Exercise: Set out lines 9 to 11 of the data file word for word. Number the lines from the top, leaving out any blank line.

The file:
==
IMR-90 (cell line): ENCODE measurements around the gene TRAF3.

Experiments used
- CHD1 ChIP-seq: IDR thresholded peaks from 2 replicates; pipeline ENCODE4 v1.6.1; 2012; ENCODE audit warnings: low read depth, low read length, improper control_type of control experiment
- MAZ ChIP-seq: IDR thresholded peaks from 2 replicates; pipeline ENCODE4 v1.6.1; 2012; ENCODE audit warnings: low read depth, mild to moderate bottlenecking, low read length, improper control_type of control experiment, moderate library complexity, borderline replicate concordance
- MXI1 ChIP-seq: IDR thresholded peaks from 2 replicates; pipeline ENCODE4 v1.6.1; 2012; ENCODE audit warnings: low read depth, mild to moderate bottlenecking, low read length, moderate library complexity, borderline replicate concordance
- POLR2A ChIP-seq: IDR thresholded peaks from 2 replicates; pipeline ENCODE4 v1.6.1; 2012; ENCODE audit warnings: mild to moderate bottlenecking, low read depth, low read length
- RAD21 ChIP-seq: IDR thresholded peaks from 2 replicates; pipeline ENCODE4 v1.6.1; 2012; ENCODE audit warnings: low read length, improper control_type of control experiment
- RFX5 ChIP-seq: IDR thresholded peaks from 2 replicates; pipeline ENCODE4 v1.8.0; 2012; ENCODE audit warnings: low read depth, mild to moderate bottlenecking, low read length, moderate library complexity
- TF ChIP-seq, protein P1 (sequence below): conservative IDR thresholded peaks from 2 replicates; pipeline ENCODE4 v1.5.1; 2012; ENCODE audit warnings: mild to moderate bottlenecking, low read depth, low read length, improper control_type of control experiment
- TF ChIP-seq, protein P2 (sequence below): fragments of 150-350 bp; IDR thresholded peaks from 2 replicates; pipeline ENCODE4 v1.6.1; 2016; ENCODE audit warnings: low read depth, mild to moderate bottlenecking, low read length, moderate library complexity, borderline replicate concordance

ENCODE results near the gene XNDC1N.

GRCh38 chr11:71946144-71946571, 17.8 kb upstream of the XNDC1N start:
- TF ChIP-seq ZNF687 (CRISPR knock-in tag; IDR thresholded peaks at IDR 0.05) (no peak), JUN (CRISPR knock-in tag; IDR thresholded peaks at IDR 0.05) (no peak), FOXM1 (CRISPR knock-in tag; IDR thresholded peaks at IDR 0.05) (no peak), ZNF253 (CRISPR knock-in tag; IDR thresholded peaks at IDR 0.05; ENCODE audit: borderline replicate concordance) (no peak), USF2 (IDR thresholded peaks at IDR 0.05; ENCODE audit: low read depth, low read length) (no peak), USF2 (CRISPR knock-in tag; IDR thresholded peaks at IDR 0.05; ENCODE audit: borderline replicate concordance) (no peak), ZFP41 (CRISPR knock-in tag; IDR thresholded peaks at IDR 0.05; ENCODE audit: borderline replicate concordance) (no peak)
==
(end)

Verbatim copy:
- TF ChIP-seq, protein P1 (sequence below): conservative IDR thresholded peaks from 2 replicates; pipeline ENCODE4 v1.5.1; 2012; ENCODE audit warnings: mild to moderate bottlenecking, low read depth, low read length, improper control_type of control experiment
- TF ChIP-seq, protein P2 (sequence below): fragments of 150-350 bp; IDR thresholded peaks from 2 replicates; pipeline ENCODE4 v1.6.1; 2016; ENCODE audit warnings: low read depth, mild to moderate bottlenecking, low read length, moderate library complexity, borderline replicate concordance

ENCODE results near the gene XNDC1N.